Since 1991, Russian military spending plummeted from over $250 billion a year to less than $65 billion a year. The United States submarine fleet was by far the most superior, and it was followed by the Russians. However, the Russian Bear dry-docked most of their submarines, and no other global power had a substantial fleet. Nevertheless, the Pentagon hoped to mothball many of its current submarines, even though they had many years of useful service ahead. The DOD hoped to replace them with 30 new ones at a cost of $64 billion. American aircraft carriers no longer became threatened, but the Pentagon still hoped to build two new carriers at a cost of more than $10 billion.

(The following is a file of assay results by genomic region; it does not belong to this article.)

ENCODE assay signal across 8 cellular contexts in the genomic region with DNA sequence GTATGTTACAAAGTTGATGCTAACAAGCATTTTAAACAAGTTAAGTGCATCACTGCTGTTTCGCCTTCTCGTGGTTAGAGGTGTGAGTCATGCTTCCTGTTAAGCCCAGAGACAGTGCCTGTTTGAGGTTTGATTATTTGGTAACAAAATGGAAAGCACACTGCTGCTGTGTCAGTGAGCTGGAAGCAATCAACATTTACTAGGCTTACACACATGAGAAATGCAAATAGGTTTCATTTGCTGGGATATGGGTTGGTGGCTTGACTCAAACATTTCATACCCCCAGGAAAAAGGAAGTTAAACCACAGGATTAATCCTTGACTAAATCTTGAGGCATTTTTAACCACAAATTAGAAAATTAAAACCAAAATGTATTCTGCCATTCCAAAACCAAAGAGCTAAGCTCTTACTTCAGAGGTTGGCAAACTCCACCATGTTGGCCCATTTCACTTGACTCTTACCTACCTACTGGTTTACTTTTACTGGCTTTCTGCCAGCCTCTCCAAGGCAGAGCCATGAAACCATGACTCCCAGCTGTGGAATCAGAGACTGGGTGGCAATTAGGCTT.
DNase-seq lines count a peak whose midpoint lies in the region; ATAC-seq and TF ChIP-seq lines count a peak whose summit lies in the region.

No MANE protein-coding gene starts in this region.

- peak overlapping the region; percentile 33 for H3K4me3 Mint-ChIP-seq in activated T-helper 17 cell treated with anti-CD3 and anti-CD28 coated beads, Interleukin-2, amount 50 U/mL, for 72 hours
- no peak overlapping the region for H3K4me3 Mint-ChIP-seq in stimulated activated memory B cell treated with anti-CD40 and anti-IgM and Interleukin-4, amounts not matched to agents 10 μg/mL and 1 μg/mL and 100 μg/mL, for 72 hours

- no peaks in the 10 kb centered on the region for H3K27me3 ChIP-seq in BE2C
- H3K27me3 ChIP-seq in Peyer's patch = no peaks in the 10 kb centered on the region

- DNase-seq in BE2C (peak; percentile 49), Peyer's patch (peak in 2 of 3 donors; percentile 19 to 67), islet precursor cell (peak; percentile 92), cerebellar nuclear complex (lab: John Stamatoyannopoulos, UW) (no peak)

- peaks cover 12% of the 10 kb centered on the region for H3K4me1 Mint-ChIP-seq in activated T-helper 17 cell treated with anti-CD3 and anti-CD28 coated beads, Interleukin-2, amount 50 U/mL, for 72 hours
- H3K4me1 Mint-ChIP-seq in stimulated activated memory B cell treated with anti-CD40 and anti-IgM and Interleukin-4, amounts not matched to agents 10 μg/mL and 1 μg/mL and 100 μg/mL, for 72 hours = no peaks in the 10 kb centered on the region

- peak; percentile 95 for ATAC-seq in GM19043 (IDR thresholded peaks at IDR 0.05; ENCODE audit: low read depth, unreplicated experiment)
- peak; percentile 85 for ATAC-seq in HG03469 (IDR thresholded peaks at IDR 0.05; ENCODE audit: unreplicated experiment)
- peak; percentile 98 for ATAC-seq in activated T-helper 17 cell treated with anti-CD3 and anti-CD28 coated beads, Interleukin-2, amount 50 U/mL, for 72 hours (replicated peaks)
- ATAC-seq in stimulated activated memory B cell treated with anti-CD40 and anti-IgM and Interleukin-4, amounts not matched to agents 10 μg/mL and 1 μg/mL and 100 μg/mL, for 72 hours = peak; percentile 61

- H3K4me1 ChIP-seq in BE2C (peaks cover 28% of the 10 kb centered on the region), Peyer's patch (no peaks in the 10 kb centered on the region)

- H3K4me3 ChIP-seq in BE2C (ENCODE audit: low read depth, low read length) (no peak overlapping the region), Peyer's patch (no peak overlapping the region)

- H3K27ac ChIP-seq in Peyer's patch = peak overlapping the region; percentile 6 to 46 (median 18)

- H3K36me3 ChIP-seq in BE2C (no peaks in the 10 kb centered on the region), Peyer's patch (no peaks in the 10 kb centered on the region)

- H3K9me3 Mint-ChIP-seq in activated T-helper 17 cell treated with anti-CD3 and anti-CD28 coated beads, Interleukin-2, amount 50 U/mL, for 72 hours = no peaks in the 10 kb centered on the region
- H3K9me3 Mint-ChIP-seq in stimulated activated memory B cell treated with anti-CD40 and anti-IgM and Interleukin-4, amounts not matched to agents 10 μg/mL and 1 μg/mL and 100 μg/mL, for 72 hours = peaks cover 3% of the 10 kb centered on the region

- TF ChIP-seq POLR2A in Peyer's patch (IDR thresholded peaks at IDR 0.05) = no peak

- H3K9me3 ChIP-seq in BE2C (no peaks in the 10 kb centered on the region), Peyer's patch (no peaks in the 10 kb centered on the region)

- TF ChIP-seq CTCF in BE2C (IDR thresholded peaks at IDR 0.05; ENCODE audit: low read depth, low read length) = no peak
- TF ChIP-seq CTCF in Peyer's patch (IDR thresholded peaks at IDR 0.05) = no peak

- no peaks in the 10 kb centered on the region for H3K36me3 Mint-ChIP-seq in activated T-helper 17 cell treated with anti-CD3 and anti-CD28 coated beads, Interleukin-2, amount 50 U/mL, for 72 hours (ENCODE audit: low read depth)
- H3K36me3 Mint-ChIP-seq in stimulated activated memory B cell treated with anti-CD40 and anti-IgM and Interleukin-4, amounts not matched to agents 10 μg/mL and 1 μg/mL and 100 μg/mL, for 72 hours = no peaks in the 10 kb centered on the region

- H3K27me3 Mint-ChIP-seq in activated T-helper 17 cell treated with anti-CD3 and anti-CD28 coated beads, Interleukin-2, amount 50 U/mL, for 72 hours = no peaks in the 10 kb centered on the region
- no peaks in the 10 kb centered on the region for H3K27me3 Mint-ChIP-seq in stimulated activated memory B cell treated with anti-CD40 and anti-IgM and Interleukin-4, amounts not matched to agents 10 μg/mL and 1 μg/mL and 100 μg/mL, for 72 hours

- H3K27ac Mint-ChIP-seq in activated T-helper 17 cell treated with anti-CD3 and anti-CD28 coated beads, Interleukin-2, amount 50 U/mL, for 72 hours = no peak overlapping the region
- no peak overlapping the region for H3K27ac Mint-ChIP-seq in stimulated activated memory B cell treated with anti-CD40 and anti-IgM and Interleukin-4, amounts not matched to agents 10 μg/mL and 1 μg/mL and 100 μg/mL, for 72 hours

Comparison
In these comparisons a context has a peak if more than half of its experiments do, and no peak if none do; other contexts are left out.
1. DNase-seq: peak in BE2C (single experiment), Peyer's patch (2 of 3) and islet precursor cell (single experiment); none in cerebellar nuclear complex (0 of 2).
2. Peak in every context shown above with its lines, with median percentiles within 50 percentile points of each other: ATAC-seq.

The Pentagon's budget has been misleading since many of its expenditures have fallen under other government agencies. The Department of Energy (DOE) is responsible for the production of fuel for the military's nuclear weapons, for the military portion of NASA's budget, and for the Veterans Administration's costs. The Center for Defense Information (CDI), a conservative think tank composed of ex-military brass, estimates real military expenditures to be $327 billion per year, $62 billion higher than that which is budgeted to the DOD.

According to the Arms Control and Disarmament Agency, the world spent $864 billion in 1995 on military hardware. Of this amount, the United States accounted for $278 billion or 32 percent -- 3.7 times more than the second ranking country which was Russia.